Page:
Last month, the Husband and I traveled to Omaha Beach. We toured Pointe du Hoc (which I posted about Thursday), Omaha Beach, and the American Cemetery at Normandy.
I have visited Arlington National Cemetery numerous times and each time I visited, I was overcome with a sense of gratitude, pride, and sadness. I thought visiting Omaha Beach and the Normandy American Cemetery would invoke the same feelings, but I was wrong.
Standing on that beach and later surrounded by the crosses and Stars of David in the cemetery, I didn’t cry.
I felt…Small. Miniscule. Lonely. Unworthy.
Standing on that beach and in that Cemetery, I could feel the bravado, fear, and determination that our soldiers felt during the Normandy Invasion and the following battles.
I felt as if I was standing next to an 18 year-old boy.
A boy who had never left his hometown in the States, who was shipped to England, trained to fight, placed on a boat to yet another foreign country, told almost nothing, and who was about to plunge headlong into the worst day of his life.
It would always be the worst day of his life – even if he did survive the war, nothing would be worse than this day.
Standing on that beach and in that Cemetery, I bet you, too, would feel him and be overwhelmed by the sadness, grateful for his bravado and astounded by his determination. You would want to protect him.
And you, too, would feel unworthy of his sacrifice.
Arriving at Omaha Beach, we parked at the National Guard Memorial. Built upon a German Blockhouse, the memorial honors the “citizen-soldiers” of the United States who fought in France during WWI and WWII.
We were traveling on a cool day in May. As we approached the beach, a light rain began to fall and the wind began to blow, similar conditions to the weather the day of the invasion 70 years ago.
Omaha Beach is actually a very stunning beach facing the very cold waters of the English Channel. Before the German Occupation, the beach was a resort destination.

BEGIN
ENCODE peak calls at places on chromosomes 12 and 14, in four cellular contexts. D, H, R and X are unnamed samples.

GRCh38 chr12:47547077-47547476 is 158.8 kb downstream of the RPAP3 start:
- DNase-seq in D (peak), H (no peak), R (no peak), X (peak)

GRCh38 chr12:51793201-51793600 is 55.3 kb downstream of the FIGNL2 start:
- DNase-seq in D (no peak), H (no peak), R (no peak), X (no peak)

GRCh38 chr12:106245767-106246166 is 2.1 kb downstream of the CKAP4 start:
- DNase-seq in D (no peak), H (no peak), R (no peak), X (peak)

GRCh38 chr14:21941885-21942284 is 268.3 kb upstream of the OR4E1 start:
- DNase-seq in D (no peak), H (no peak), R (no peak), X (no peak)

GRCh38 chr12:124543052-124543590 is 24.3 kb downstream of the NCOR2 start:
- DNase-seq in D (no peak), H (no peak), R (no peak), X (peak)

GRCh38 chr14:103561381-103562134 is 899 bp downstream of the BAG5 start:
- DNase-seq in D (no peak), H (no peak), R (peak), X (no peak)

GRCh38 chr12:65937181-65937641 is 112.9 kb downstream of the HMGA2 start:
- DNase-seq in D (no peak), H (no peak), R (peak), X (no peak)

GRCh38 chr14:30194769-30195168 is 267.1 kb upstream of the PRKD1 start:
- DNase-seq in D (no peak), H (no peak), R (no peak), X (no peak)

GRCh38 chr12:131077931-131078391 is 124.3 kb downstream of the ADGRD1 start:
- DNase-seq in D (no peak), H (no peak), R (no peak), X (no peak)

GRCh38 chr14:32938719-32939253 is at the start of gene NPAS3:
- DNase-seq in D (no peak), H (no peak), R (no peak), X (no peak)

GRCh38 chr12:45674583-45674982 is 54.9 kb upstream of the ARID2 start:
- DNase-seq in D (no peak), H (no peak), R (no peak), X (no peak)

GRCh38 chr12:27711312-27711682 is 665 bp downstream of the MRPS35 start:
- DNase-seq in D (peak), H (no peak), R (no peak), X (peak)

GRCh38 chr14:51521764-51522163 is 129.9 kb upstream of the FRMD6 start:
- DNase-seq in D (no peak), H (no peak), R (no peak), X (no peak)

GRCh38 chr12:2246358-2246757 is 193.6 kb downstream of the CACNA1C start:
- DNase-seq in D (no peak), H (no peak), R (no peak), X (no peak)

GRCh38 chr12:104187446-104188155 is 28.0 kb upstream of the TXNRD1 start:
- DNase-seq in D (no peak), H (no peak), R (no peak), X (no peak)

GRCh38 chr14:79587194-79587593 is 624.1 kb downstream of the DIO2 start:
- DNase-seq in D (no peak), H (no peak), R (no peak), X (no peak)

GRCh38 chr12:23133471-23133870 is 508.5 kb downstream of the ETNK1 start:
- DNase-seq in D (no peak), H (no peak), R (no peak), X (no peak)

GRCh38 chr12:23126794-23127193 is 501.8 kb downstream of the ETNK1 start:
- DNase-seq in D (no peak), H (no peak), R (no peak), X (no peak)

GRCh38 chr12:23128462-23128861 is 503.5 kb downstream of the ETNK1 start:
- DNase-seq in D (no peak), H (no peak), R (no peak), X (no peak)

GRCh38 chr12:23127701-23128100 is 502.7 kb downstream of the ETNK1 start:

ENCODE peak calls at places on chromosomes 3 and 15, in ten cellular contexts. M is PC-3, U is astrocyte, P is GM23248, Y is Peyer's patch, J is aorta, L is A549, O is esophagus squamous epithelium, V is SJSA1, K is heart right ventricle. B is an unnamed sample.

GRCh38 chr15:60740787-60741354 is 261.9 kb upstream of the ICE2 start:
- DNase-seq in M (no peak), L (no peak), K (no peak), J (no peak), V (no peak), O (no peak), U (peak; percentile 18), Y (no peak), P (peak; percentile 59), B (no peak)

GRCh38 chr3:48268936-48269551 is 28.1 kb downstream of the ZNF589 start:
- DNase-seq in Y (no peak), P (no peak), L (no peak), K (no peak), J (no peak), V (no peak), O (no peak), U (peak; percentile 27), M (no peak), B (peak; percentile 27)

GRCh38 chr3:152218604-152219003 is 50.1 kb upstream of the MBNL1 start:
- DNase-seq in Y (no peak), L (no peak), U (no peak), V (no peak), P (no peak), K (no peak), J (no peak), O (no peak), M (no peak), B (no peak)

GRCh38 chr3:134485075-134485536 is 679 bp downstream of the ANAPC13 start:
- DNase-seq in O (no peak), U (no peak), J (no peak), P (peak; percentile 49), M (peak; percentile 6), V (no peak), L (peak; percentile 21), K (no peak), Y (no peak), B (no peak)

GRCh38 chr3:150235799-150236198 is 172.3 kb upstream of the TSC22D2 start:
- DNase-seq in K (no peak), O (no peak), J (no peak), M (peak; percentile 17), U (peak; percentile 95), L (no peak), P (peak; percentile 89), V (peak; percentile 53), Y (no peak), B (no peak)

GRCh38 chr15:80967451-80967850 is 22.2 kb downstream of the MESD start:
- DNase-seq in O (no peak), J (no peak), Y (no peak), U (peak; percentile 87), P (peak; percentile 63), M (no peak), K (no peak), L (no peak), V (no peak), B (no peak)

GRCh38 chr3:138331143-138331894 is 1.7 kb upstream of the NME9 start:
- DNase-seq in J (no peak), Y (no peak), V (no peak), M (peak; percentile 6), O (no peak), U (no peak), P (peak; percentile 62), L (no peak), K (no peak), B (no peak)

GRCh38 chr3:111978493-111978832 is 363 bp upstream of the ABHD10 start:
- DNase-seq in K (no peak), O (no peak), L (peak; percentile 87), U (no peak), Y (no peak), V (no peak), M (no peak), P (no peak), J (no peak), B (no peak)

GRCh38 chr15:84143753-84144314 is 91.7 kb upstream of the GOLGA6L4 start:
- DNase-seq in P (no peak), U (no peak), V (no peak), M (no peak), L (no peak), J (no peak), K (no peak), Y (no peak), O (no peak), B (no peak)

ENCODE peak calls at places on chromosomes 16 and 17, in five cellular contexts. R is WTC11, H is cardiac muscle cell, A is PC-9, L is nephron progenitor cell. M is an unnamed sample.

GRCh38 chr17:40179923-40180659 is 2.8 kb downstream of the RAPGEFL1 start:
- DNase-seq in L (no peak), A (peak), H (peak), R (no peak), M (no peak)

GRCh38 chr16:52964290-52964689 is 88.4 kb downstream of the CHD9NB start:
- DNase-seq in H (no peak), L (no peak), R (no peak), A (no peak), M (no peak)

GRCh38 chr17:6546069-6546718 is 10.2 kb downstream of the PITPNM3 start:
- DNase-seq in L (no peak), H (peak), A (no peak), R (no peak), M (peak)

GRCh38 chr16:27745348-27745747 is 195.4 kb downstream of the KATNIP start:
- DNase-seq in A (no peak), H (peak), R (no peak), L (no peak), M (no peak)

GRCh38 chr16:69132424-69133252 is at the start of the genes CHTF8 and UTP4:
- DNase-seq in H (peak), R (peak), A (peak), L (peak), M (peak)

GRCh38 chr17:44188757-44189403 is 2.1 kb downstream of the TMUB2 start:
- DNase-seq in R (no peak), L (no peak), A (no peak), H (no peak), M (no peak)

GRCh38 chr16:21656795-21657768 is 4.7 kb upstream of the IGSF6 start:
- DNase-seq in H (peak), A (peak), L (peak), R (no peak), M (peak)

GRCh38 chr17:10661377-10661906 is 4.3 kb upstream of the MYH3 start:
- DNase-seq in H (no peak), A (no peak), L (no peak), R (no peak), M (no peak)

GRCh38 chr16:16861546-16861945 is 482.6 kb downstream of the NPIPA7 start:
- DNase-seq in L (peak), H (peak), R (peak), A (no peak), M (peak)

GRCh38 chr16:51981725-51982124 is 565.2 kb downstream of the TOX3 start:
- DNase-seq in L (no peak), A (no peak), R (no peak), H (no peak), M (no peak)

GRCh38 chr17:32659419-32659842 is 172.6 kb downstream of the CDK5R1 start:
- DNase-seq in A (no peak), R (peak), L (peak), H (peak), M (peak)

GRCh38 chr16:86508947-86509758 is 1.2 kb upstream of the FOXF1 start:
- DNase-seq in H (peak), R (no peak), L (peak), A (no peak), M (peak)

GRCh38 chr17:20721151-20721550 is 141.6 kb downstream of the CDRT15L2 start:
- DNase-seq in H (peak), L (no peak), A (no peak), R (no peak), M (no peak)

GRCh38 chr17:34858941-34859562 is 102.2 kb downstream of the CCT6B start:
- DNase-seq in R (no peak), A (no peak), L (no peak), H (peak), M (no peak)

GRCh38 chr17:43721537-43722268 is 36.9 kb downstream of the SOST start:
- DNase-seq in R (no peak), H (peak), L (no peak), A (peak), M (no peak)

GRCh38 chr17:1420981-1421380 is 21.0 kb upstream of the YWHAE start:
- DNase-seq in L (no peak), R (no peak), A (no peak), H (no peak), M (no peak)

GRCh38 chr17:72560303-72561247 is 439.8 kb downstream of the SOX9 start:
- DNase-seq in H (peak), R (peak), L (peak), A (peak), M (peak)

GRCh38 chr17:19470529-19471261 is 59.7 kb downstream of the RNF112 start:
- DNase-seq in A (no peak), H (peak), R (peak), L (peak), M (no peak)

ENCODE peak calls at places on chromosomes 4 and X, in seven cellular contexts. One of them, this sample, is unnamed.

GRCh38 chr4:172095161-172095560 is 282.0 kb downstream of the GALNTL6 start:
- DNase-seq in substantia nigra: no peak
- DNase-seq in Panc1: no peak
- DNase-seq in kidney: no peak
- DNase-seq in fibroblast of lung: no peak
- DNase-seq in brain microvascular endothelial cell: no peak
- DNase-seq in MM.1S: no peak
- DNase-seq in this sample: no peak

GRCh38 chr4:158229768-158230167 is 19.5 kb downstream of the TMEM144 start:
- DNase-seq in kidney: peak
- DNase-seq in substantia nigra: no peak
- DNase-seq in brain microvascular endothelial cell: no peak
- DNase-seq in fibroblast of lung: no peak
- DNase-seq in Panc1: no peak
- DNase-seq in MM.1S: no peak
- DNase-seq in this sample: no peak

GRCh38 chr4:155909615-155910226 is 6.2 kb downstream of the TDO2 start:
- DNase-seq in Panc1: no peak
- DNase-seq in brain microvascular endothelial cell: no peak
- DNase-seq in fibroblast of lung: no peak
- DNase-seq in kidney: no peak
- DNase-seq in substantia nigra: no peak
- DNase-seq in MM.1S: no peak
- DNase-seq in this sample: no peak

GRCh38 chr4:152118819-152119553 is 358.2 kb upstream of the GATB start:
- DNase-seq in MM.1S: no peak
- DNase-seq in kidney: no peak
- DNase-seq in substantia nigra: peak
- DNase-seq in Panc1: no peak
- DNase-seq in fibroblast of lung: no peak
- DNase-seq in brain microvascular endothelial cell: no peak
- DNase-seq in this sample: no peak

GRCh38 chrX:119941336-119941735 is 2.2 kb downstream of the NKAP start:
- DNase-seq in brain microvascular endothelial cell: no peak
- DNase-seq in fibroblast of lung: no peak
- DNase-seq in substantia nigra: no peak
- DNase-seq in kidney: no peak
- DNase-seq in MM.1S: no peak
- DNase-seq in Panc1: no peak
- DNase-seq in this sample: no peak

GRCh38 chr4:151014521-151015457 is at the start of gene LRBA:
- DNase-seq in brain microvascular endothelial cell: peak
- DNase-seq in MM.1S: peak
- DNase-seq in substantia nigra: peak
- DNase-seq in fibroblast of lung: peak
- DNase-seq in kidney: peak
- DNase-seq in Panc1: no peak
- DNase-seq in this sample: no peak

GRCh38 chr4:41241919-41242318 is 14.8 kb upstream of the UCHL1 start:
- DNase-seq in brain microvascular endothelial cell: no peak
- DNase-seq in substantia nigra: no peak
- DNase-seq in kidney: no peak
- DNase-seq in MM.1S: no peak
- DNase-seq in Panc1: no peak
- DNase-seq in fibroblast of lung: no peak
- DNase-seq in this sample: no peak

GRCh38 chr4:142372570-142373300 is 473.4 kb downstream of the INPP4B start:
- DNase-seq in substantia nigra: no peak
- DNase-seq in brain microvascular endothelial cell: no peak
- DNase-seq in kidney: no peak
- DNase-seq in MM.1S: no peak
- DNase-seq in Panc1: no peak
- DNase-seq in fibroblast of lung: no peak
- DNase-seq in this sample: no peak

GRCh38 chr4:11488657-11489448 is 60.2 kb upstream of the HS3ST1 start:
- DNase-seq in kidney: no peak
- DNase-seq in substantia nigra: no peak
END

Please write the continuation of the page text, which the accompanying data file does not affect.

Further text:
As I stood on the beach, I turned from the Channel to face the terrain, trying to envision what it would look like to approach this occupied land from the water.
Time Life has a wonderful short film on how the invasion images below were captured and almost lost forever. The photographer, Robert Capa was one of only four photographers credentialed to cover the Normandy Invasion and only 11 frames from three roles of 35mm film survived.
We left Omaha Beach and drove to the Normandy American Cemetery. We approached the American Cemetery from a side entrance and I was struck by the french-style landscaping although the site was designed by an American and maintained by the United States.
As I mentioned before, I have visited Arlington National Cemetery numerous times, but I was not prepared for the different type of sadness I felt for those who had sacrificed their lives here and never returned home.
The site opened into a large semi-circle garden surrounded by The Walls of the Missing. The names inscribed on the wall are of servicemen who remains were not recovered.
The names continued around the grounds. Panel after panel of names of servicemen who’s remains were not recovered. Totaling 1,557.
The Walls of The Missing surround semi-circle colonnade.
Each side of the colonnade held maps of the Normandy Invasion which were carefully studied by all visitors.
And the ceilings were covered in this beautiful mosaic.
We exited the colonnade and walked along the mall toward the chapel, surrounded by white marble crosses and Stars of David.
At the end of the mall, we entered a very small chapel that holds about 10 people at a time.
The Allied Forces flags were represented at the altar which reads,
“I give unto them eternal life and they shall never perish,”
a quote from John 10:28, King James Version.
The walls were also inscribed.
I have researched this quote and was unable to find an exact Biblical reference. I know it is a common line in various prayers and readings for memorial services.
The ceiling of the chapel is a mosaic depicting America (shown left) blessing her sons as they depart by sea and air and a grateful France (shown right) placing laurel wreaths on the dead.
We exited the chapel and stood at the rear of the building as it had started to rain again. The gravesites continued behind the building. Like in Arlington, the graves seem to go on forever.
Emotionally drained and slightly numb, I asked the Husband if we could return to the car.
As we approached the colonnade to leave, we studied the statue at the center, “The American Youth Rising from the Waves.”
The statue is surrounded by red marble in which bronze lettering states,
“Mine eyes have seen the glory of the coming of the Lord.”
We stepped off the colonnade and were once again surrounded by the Walls of the Missing when a bugle began to play “Taps.”
Every visitor stopped and faced the statue. A wreath ceremony was in progress. Hats were removed and hands placed over hearts. The bugle then played “The Star Spangled Banner.”
As the National Anthem ended, I noticed a quote engraved on the back of the colonnade facing the Walls of the Missing. It reads,
“TO THESE WE OWE THE HIGH RESOLVE
THAT THE CAUSE FOR WHICH THEY DIED SHALL LIVE”